Craig.. Congratulations, im going to tell you something I don't tell everyone... This rig honestly helped define us a videographers; it helped separated us from everyone else. And we get unreal footage.

As far as being noticed, you'd be suprised... First of all, everyone notices... and thats fine, people come up to me all the time, and say "wow thats awesome!" or "how does it work?", and then I'll get the people at the end of the day that come up to me when I'm packing up and say "I've been watching you all day and just wanted to tell you how proffessional you are", usually when I first put on the rig, i'll here someone wisper "hey thats stedicam gear!" in excitment. It has never NEVER been a problem, people love that you are there, keep a smile on your face, interact with them & when its time to shoot, believe me they will let you do your thing.

Here's the funny thing, when you ask the bride and goom if they remember the gear that I was using, they honestly wont remember it at all. And besides, they are your clients. Same goes for shot "take overs" and having them do stuff. Look here is how I see it, the photographer gets their artistic shots, well I am an artist, I am a photographer with a motion picture camera, I want my artistic shots too. So I let them know that I want at least 5 minuets alone with the bride and groom to put to the music video. I also let them & the photographer know that I will be filming for artistic shots when he does his poses and that I might interject posing as well. This us usually acknowledged with a grunt of sorts with the photographer, but when it comes down to it, they are happy I helped out because I improved their shots (they usually, say.. Hey hold that I want a shot of that too!) Most photographers at the end of the day say to us "wow you guys were great to work with", as long as your both 'being' proffessional, you will respect each other. I have only ever had one seriously unpleasent experiance with a photographer. Anyway, If you are struggling with this and can't get your shots just move on to something else and grab the bride and groom later. Oh another great shot that you'll see well done in "linda & gil" is durring the reception, grab a waiter have him take you into the back room where they are grabbing plates, and film him as he walks from the kitchen to where he's going to serve it.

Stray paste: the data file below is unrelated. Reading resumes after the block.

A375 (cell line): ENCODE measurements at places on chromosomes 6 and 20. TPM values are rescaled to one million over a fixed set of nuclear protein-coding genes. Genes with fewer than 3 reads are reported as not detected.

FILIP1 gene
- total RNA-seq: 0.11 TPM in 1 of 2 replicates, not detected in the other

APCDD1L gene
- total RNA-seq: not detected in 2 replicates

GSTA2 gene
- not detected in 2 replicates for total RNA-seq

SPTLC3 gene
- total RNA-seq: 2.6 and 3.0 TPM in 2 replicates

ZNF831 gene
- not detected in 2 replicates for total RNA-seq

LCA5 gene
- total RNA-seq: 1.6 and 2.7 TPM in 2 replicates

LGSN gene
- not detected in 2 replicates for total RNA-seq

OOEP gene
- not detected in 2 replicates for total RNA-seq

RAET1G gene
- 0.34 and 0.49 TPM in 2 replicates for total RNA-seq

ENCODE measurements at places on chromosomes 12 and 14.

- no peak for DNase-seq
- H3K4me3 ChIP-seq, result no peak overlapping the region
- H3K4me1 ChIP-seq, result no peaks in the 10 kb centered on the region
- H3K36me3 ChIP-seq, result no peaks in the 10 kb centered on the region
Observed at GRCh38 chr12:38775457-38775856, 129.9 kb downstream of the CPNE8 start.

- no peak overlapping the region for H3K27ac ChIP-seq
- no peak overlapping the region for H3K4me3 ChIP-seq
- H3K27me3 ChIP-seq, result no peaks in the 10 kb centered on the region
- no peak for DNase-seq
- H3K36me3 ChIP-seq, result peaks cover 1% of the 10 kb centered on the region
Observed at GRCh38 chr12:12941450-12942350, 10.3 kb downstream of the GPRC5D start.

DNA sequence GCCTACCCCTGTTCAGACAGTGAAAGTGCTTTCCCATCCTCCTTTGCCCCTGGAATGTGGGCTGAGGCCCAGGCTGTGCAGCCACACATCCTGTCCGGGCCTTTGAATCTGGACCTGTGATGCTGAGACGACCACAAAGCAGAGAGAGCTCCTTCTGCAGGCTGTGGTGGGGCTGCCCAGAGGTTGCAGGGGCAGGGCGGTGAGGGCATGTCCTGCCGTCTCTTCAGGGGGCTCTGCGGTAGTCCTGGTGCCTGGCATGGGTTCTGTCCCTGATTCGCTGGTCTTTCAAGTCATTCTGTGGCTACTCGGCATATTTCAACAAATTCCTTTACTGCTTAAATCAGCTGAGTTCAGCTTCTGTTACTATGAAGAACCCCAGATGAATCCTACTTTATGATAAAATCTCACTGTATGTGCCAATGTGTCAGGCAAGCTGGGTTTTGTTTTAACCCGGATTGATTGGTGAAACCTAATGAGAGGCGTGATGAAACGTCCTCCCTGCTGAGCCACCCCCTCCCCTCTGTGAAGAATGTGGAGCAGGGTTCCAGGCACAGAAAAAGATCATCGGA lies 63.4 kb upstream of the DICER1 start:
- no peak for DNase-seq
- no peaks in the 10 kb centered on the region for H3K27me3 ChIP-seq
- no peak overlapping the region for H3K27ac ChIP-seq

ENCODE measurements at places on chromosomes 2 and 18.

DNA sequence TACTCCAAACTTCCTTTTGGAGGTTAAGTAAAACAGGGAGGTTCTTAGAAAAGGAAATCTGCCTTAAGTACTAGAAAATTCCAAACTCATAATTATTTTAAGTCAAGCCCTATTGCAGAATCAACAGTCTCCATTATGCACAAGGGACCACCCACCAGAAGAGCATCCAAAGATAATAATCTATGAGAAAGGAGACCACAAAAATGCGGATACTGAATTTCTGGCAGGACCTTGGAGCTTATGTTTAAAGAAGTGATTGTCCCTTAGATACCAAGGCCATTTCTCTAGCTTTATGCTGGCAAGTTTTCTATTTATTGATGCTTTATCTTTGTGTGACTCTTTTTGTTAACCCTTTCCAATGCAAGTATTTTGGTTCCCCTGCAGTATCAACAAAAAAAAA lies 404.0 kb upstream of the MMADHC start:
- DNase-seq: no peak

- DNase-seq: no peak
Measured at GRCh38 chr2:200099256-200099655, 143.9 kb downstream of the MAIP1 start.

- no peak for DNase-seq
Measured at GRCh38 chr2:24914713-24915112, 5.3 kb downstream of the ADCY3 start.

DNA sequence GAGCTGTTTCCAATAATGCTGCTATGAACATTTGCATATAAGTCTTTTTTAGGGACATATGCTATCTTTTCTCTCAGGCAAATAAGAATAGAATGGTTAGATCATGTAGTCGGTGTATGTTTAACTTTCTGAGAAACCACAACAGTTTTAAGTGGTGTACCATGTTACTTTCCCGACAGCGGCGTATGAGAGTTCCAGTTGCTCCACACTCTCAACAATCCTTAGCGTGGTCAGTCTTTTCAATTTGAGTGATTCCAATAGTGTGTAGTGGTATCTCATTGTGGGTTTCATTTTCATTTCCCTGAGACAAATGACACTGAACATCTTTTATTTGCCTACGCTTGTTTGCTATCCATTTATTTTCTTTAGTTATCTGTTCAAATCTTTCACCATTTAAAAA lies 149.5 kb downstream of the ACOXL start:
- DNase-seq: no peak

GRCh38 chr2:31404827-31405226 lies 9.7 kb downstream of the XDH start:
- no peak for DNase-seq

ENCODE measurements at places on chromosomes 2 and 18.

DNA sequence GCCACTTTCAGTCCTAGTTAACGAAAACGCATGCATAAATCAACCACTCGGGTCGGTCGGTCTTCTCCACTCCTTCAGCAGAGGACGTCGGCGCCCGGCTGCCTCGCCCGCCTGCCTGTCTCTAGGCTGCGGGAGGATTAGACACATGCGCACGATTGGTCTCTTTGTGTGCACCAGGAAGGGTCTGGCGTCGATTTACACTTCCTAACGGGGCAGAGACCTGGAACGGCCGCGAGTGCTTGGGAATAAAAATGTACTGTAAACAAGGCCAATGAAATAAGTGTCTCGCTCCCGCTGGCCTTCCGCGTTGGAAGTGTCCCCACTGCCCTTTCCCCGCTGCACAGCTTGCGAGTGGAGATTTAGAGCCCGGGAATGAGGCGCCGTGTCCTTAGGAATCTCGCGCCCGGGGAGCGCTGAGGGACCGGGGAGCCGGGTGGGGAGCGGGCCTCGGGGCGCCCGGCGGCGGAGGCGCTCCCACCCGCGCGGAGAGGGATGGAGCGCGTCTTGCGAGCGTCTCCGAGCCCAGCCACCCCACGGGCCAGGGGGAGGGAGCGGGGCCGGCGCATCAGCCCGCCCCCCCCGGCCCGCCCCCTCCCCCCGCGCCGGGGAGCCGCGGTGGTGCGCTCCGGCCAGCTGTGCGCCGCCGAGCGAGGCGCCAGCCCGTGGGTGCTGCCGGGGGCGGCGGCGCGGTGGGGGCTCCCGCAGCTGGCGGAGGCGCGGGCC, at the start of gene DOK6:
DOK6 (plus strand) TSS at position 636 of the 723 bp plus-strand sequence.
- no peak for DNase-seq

Anyhow if you have more questions i'd love to help out!

BTW, did you get the Aviator through Tom? or did you speak with Tom and mention us? Let me know how it went.